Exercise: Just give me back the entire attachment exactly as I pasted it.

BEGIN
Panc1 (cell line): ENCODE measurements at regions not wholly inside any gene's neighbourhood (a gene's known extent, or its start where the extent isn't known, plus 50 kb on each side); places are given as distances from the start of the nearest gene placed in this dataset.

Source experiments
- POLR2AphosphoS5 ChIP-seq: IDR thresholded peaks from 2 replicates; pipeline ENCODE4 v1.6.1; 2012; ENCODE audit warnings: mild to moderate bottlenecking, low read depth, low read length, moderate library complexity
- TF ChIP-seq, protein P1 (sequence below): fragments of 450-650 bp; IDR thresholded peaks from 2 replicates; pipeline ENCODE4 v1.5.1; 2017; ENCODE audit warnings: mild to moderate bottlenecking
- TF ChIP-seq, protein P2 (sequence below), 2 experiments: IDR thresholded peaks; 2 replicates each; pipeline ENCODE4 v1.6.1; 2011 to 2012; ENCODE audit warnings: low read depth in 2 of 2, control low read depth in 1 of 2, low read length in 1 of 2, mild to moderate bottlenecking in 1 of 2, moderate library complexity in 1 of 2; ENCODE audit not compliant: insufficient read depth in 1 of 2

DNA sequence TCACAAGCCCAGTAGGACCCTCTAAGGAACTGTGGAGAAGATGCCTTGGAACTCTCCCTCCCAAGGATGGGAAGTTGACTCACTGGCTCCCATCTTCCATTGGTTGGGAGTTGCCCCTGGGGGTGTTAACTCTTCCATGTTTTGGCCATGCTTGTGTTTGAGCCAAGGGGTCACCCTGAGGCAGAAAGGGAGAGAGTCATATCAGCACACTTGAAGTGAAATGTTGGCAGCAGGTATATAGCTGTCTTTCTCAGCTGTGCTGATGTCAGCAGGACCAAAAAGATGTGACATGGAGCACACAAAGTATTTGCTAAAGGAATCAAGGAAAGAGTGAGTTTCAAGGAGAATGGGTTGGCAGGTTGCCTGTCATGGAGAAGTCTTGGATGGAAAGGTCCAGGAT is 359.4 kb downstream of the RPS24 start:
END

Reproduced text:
Panc1 (cell line): ENCODE measurements at regions not wholly inside any gene's neighbourhood (a gene's known extent, or its start where the extent isn't known, plus 50 kb on each side); places are given as distances from the start of the nearest gene placed in this dataset.

Source experiments
- POLR2AphosphoS5 ChIP-seq: IDR thresholded peaks from 2 replicates; pipeline ENCODE4 v1.6.1; 2012; ENCODE audit warnings: mild to moderate bottlenecking, low read depth, low read length, moderate library complexity
- TF ChIP-seq, protein P1 (sequence below): fragments of 450-650 bp; IDR thresholded peaks from 2 replicates; pipeline ENCODE4 v1.5.1; 2017; ENCODE audit warnings: mild to moderate bottlenecking
- TF ChIP-seq, protein P2 (sequence below), 2 experiments: IDR thresholded peaks; 2 replicates each; pipeline ENCODE4 v1.6.1; 2011 to 2012; ENCODE audit warnings: low read depth in 2 of 2, control low read depth in 1 of 2, low read length in 1 of 2, mild to moderate bottlenecking in 1 of 2, moderate library complexity in 1 of 2; ENCODE audit not compliant: insufficient read depth in 1 of 2

DNA sequence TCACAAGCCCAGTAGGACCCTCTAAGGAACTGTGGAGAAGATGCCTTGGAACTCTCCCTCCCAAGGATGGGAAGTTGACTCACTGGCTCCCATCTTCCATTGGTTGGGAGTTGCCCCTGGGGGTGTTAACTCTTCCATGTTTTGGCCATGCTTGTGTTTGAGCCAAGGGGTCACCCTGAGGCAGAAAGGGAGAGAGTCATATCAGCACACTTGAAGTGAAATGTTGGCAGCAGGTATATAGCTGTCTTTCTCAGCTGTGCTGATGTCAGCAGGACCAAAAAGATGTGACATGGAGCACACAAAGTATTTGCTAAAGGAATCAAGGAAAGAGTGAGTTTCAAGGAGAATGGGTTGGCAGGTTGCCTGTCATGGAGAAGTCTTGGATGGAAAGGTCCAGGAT is 359.4 kb downstream of the RPS24 start: